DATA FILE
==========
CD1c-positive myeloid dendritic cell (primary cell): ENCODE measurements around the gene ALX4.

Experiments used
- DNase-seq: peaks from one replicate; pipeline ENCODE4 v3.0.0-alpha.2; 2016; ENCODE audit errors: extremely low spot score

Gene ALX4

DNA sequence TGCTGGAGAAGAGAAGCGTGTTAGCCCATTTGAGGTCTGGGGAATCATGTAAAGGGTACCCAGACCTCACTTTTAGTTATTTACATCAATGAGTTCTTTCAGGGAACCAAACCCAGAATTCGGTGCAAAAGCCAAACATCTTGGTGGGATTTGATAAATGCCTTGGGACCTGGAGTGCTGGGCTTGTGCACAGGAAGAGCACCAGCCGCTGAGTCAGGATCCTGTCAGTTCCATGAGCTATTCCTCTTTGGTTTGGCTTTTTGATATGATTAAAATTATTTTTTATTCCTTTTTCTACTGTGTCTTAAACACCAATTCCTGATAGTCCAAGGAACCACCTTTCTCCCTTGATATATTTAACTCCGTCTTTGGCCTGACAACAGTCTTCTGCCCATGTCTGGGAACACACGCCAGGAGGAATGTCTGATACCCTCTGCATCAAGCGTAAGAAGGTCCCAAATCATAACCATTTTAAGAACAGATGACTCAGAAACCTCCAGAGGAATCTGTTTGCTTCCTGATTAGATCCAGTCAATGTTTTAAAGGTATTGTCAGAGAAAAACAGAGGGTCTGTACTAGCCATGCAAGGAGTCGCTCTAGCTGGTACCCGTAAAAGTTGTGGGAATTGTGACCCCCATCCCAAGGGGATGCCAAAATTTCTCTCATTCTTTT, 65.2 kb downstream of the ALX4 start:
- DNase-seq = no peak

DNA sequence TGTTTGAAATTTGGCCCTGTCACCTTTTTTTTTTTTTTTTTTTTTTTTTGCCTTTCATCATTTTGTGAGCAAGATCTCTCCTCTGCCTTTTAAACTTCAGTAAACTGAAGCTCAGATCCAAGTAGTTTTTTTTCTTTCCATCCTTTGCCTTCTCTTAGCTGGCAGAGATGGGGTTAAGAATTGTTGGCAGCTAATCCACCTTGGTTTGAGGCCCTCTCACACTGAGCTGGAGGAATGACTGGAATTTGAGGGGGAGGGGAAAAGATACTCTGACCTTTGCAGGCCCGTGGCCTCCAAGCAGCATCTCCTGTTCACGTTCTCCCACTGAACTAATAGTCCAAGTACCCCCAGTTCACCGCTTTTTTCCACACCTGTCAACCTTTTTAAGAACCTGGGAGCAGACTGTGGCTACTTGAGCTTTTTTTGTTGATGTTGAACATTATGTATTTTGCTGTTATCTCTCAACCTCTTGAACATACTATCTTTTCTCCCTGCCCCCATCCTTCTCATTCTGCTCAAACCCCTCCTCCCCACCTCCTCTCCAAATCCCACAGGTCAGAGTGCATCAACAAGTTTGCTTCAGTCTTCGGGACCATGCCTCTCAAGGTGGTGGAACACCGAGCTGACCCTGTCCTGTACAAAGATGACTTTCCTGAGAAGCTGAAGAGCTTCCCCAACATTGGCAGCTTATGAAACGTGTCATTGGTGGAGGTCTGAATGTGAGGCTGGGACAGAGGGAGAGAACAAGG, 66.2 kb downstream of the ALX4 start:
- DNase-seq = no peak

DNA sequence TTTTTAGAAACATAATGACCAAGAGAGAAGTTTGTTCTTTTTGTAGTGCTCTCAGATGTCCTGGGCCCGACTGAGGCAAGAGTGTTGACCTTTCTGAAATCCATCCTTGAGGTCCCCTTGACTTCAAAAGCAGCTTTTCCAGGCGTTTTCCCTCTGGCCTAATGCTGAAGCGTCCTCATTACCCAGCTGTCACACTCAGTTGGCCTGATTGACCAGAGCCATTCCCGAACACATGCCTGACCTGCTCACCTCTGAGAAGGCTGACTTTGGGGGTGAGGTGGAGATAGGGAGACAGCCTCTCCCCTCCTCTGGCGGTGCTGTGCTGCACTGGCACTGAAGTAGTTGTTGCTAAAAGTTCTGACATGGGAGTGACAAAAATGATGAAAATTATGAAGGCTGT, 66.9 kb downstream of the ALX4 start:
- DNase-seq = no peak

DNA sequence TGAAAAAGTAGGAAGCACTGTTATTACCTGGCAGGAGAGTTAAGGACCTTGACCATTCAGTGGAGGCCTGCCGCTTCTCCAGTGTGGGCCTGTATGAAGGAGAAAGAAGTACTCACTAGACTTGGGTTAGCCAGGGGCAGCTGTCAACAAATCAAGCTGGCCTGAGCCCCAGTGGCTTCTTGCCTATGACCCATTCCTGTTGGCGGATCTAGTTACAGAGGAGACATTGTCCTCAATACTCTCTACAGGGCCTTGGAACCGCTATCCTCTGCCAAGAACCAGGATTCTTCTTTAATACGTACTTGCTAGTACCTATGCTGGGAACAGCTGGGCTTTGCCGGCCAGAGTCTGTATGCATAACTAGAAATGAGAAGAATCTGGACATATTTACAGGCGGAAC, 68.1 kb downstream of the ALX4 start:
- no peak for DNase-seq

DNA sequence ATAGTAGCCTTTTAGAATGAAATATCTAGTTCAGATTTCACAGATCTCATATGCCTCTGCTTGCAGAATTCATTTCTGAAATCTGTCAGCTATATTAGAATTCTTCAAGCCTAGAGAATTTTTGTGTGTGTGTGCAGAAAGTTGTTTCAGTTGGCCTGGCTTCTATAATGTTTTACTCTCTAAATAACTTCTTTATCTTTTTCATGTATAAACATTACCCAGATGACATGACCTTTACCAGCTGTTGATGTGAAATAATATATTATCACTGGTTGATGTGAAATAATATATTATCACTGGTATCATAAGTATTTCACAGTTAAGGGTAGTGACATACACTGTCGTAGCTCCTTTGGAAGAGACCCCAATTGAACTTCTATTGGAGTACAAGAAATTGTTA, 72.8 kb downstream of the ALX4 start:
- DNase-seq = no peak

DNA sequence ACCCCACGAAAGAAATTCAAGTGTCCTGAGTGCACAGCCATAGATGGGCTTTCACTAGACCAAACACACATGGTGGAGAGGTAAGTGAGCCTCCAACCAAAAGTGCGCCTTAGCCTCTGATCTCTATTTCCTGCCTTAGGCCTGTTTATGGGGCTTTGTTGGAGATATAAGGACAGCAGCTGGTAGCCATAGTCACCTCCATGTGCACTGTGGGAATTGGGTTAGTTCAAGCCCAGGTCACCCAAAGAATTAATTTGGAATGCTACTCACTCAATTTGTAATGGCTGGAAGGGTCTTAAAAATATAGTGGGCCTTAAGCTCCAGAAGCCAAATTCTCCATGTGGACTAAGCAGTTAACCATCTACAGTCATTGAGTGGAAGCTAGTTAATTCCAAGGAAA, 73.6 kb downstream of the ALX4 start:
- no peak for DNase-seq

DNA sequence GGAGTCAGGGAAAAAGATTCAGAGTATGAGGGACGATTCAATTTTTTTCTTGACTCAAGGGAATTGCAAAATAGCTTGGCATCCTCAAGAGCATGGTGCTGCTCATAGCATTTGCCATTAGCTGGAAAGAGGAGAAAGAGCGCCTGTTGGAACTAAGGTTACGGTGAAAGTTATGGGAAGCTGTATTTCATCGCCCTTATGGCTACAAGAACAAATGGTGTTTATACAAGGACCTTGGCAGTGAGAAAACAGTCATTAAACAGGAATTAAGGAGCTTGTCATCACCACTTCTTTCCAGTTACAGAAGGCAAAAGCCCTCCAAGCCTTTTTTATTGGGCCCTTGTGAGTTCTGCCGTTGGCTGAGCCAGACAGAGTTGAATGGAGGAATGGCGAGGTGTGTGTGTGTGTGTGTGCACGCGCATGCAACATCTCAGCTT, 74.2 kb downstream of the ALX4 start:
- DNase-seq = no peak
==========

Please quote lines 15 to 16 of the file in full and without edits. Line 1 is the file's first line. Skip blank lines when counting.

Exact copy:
DNA sequence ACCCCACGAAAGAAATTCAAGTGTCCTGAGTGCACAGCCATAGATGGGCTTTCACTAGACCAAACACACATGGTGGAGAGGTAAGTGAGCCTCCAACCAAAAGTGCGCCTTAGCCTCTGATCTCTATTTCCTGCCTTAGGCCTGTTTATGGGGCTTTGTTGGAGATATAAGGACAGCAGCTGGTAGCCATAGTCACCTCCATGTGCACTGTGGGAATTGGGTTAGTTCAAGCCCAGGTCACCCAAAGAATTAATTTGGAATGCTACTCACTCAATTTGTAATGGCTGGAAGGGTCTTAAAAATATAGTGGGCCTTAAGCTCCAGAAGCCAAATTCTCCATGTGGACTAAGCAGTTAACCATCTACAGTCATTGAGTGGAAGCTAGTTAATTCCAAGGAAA, 73.6 kb downstream of the ALX4 start:
- no peak for DNase-seq